Choosing Sustainable Sea Cucumber This Lunar New Year
With Lunar New Year approaching on January 28th, those who celebrate are beginning to make plans for the big feasts and gatherings. Families, close friends and colleagues often serve whole fish as a special tradition signifying wholeness and togetherness, and a wish for abundance for years to come. Needless to say, seafood is a big part of the Lunar New Year celebrations.
Special festivities also mean a chance to enjoy some seafood often reserved for special occasions — like diver-caught giant red sea cucumbers, which as of this month are Ocean Wise recommended. This recommendation comes from a new small-scale fishery seafood assessment to help identify and support a growing market for unique, diverse and culturally relevant seafood options in Canada.
Sea cucumbers don’t really look like cucumbers at all. They are more like soft, gelatinous tubes of various different colours with markings like blotches, spots, or spikes. The meat and the skin of sea cucumbers have long been a prized ingredient in certain Asian cuisines, and in China has been considered a medicinal food for centuries.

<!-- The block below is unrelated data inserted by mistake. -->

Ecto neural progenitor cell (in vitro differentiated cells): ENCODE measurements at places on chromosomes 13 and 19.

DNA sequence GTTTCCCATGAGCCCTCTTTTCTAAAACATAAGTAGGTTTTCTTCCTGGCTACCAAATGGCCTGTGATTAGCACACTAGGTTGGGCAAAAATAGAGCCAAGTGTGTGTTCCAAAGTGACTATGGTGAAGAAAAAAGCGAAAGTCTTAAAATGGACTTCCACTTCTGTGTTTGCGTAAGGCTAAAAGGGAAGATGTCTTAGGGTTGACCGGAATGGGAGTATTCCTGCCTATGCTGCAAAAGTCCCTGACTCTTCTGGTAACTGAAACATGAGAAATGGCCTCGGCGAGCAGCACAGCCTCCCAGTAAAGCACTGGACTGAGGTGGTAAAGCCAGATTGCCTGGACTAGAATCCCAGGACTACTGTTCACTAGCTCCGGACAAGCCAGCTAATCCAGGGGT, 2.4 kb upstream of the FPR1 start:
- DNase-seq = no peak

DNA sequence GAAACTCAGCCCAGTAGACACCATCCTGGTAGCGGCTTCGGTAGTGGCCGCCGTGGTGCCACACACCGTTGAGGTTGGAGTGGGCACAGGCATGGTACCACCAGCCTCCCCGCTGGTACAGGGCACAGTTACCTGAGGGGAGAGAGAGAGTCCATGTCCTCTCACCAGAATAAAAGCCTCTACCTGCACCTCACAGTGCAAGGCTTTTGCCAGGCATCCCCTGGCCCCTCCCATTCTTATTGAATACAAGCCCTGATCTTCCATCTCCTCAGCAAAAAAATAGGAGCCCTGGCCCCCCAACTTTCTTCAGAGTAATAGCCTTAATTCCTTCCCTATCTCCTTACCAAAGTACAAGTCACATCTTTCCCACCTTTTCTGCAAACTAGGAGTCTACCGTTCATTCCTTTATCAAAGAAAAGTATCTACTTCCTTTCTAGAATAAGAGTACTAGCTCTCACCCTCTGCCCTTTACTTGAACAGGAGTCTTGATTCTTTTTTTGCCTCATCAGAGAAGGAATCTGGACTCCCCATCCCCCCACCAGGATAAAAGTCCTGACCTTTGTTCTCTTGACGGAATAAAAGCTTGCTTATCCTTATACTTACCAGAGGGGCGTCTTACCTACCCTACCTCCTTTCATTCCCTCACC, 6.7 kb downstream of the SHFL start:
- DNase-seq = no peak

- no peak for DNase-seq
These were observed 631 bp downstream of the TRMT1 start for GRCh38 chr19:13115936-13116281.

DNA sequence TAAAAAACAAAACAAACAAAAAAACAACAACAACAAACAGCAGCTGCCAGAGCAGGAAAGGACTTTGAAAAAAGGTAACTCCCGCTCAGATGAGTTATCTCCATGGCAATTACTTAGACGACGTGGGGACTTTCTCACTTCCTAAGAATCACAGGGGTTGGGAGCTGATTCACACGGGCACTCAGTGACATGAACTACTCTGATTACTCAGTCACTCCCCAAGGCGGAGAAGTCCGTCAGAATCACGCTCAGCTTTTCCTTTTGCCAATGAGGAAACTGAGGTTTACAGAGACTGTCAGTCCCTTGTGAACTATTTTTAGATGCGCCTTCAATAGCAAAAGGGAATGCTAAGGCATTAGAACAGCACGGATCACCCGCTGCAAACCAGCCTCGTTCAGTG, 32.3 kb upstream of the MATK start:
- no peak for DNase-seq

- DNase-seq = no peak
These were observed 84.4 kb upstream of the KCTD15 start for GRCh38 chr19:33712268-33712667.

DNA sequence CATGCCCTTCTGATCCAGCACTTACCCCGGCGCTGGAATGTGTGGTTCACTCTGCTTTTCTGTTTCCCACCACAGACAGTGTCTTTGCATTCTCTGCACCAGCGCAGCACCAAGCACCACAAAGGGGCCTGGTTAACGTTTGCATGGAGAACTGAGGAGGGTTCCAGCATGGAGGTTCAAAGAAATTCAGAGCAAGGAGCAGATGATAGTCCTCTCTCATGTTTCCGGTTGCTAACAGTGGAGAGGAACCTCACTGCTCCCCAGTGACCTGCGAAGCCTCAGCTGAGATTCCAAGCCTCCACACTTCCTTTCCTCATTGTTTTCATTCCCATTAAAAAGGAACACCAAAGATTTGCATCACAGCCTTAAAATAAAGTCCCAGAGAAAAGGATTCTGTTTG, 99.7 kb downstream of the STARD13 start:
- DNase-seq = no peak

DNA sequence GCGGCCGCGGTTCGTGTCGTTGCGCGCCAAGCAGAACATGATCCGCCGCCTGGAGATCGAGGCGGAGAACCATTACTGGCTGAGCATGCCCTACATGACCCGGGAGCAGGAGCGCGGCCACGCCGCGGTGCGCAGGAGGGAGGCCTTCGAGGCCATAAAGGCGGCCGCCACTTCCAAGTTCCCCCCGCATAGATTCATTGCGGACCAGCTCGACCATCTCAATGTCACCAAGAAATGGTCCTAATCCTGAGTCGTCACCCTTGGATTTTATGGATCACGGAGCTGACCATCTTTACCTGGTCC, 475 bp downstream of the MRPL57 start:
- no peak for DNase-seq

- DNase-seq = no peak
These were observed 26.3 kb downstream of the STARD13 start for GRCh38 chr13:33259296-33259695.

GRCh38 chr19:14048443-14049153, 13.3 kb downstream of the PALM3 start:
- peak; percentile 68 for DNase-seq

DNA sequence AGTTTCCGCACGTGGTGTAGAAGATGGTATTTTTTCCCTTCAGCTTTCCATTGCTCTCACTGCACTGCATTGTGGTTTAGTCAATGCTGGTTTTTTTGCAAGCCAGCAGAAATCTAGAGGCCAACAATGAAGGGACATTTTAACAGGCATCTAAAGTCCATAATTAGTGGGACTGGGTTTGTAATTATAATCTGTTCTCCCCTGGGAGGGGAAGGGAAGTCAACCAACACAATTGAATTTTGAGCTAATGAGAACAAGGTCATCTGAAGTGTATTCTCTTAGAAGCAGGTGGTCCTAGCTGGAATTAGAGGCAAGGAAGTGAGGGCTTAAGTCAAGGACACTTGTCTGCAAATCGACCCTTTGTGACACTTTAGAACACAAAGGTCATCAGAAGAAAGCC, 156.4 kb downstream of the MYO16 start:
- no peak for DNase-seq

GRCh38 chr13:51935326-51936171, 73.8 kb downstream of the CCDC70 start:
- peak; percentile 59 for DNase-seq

In British Columbia, there are approximately 30 species of sea cucumbers, but the giant red sea cucumber (Parastichopus californicus) is the only species caught commercially. The giant red sea cucumber is distinguishable by its deep red colour and yellow spikes, and can grow to about 50 centimetres long. It is generally found within intertidal rock pools and seabeds at 250 metres deep. Fishermen have been harvesting them since the early 1980s, with demand and market price increasing ever since. Historically, most of the product has been sold to export markets but there is growing interest from local restaurants serving this dish as well. In Chinese restaurants, sea cucumber is often braised whole or sliced and served alongside vegetables or mushrooms.
Giant red sea cucumbers in B.C. can be harvested along the entire coast by divers selecting them by hand, which is an extremely sustainable fishing method. This means that there is no impact on the habitat or other species, and no juvenile cucumbers are captured. To extend population protection, fishing is restricted from approximately 50 per cent of the B.C. coastline so that larvae and adults can flourish, migrate and repopulate areas that previously have been overfished.
If you are looking for a variety of sustainable seafood options to try for Lunar New Year, check out the Ocean Wise bilingual Chinese Seafood Guide to get more ideas for the big feast.
Happy Lunar New Year from Ocean Wise.
Aquablog post by Alasdair Lindop, Vancouver Aquarium Ocean Wise research analyst, and Tania Leon, Ocean Wise coordinator